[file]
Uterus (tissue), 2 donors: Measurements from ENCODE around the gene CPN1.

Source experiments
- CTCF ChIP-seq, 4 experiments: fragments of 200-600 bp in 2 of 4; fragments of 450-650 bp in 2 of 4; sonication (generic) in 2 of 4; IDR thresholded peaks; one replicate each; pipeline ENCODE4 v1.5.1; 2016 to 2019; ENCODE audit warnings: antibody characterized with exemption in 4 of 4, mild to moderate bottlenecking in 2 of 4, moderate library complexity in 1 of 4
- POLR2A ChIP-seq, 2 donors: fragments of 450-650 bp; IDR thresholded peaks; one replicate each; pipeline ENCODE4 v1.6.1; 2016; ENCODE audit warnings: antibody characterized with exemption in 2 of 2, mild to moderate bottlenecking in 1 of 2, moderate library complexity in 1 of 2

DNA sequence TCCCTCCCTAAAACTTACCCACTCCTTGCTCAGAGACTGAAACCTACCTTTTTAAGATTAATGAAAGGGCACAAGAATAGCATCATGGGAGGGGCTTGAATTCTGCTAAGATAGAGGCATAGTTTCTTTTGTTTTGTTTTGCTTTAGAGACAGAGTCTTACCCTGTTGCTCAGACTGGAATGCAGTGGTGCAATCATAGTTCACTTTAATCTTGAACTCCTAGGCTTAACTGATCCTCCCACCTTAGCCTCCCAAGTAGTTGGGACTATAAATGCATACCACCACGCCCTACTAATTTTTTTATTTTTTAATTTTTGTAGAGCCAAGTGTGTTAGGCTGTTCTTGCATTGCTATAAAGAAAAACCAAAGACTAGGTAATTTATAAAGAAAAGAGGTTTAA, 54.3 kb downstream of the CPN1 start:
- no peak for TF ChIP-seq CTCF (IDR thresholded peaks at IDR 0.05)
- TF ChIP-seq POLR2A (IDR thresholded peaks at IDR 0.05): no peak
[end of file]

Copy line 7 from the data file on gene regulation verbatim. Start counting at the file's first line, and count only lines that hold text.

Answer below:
- TF ChIP-seq POLR2A (IDR thresholded peaks at IDR 0.05): no peak